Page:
We actually had problems in our first sessions in trying to convince the inmates that the program was ongoing as all of them where enthusiastic to come in at once, as none of them wanted to miss out on this one in a prison time experience. With the help of the prison chaplain we managed to divide them into 20 groups and hence conduct 2 sessions a week with 50 inmates per session. At the same time as the AIDS education sessions where going on the Medical officer was also carrying out VCT. Unlike the outside world, the response to VCT in prison was so overwhelming that at first we thought maybe they are just excited and would soon back out. But even after presenting and emphasizing the possible negative effects of VCT the inmates where still ready to go ahead. We further informed these prisoners that we had no medicine to offer but just the ability for them to know their statuses. The result of all this was the eager want for VCT from the prisoners.
After my first education session I should admit that I have never felt so good about something I have attained as I felt that first day of my project, their is indeed true happiness in serving others. I think Freddie understood that concept better and so did the funders of ARISE. The education session went on well with inmates contributing and asking a lot of questions. The environment was relaxed and conducive for learning, no rough prison guards to intimidate the inmates where around, this was ensured with the courtesy of the officer in charge. With time we managed to finish all the male groups and just had one meeting with the female section. However we had to return to the female section because we had left some questions hanging, which needed the expertise of the doctor.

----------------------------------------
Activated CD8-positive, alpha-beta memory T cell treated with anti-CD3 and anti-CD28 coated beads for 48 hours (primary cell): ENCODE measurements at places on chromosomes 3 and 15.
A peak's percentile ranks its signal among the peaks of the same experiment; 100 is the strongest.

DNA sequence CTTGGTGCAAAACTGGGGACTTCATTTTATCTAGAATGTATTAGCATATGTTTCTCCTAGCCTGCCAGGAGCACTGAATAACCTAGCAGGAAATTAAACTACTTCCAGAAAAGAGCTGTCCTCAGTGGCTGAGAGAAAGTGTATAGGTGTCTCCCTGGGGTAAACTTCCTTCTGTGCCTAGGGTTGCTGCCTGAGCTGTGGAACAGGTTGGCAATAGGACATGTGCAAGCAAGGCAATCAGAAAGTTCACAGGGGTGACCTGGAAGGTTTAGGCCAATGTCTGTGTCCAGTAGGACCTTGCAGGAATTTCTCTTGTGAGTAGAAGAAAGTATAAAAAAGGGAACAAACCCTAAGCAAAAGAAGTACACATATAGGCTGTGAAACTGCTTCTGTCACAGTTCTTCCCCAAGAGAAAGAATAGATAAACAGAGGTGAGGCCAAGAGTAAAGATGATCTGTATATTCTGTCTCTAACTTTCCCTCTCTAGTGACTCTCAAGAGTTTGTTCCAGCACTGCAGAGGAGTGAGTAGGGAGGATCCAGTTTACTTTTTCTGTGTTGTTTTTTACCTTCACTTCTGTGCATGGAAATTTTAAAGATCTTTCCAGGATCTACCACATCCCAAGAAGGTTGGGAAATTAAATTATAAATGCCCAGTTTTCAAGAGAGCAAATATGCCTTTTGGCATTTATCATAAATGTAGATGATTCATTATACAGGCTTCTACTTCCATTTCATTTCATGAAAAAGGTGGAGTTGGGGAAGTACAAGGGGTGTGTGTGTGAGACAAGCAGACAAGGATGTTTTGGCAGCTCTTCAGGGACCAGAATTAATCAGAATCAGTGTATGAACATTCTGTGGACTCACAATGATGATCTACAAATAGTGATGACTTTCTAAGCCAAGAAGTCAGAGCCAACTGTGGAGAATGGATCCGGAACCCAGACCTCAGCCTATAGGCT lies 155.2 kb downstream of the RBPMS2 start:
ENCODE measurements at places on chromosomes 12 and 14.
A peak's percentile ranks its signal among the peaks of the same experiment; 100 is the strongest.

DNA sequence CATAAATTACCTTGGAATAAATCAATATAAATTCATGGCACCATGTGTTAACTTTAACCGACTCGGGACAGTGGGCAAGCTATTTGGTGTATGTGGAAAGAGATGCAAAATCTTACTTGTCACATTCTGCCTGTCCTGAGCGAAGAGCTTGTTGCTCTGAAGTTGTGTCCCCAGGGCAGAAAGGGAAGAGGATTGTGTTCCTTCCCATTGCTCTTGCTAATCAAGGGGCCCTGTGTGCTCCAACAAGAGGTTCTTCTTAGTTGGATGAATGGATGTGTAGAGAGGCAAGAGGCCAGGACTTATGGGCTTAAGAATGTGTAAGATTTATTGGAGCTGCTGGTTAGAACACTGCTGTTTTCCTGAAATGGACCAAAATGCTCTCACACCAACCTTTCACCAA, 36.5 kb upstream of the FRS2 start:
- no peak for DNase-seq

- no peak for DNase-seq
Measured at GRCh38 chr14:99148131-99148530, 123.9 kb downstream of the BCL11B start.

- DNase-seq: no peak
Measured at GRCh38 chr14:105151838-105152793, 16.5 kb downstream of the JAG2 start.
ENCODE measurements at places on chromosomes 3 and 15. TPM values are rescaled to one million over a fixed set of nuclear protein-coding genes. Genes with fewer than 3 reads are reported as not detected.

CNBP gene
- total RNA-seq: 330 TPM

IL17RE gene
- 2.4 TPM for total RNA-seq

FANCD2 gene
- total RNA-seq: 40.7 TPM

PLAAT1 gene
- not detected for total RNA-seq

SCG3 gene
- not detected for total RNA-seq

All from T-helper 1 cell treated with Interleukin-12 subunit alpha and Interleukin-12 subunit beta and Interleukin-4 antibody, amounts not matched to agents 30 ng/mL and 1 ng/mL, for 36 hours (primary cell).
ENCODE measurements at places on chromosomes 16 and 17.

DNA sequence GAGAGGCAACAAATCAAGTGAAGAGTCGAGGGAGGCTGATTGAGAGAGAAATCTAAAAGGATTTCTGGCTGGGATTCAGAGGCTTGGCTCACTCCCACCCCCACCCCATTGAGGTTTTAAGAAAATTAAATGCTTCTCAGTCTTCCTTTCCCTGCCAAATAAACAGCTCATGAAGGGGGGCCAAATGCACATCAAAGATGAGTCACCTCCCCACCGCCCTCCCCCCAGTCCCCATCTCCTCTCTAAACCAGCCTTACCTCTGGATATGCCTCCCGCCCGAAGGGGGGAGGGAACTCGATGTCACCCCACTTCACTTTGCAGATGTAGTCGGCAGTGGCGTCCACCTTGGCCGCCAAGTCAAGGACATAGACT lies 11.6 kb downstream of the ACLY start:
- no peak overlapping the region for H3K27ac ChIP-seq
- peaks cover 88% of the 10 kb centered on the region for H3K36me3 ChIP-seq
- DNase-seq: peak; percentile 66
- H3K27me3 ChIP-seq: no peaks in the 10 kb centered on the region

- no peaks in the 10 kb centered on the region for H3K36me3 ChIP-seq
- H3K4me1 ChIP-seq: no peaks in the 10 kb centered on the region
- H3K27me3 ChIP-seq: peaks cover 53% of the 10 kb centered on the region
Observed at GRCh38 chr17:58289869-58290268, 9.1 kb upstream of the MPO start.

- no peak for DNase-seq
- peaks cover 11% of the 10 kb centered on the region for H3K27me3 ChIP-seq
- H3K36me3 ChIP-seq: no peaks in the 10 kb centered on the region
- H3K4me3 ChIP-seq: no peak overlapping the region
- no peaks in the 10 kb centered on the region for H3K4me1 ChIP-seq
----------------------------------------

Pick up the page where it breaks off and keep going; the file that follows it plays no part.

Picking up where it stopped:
The most disturbing part of at the women’s section was the presence of children, who live with their mothers in prison. We are still yet to inquire what human rights implication that is .We however aren’t to dwell on this as it isn’t one of our objectives. Our focus in future maybe will be the risks these children in terms of HIV infection they are exposed to.
The peer counseling training handled by Rashida Bobb and Charles Lalusha was not only successful but also much appreciated by the inmates. About 5 months in the project, I had a different perception about the prisons, especially after having personal conversations with the inmates, despite the crimes they may have committed, the bottom line is “they are people” and like everybody else they need love. Far from what they are portrayed they are not rough barbaric animals from the moon, but some are our brothers, sisters and friends who have made mistakes in life, but despite this they are still a part of us, the human race!!!!
At the conclusion of the project we handed in reports to the government and Camp Rising Sun, but I would like to conclude that though a lot of work is being done in the field of HIV/AIDS, prisons are far from well served, and all well meaning organizations need to remember this neglected section of Society.